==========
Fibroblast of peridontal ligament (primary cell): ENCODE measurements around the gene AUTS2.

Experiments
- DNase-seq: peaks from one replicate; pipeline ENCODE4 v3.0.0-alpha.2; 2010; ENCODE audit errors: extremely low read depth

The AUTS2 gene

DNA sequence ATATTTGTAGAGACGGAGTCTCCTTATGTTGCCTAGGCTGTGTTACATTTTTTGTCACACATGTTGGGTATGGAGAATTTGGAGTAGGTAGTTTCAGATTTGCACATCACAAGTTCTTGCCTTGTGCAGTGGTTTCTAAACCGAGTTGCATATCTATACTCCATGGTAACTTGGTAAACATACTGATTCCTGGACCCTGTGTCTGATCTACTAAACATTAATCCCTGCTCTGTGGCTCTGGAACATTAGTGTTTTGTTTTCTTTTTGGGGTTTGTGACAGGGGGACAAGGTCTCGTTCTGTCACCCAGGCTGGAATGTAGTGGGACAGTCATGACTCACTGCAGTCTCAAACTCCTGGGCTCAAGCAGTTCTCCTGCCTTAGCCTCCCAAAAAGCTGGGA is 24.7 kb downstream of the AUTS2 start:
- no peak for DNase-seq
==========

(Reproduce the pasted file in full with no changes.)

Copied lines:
Fibroblast of peridontal ligament (primary cell): ENCODE measurements around the gene AUTS2.

Experiments
- DNase-seq: peaks from one replicate; pipeline ENCODE4 v3.0.0-alpha.2; 2010; ENCODE audit errors: extremely low read depth

The AUTS2 gene

DNA sequence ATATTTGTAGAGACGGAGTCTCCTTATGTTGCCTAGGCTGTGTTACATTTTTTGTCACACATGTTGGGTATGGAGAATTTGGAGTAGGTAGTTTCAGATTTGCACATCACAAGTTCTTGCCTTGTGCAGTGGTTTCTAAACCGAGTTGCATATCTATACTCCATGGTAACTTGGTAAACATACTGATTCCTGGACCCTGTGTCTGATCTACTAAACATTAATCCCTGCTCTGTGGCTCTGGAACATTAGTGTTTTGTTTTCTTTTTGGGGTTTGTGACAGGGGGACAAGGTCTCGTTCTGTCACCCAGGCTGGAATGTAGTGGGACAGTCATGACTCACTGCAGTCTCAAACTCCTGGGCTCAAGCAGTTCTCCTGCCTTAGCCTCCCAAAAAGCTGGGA is 24.7 kb downstream of the AUTS2 start:
- no peak for DNase-seq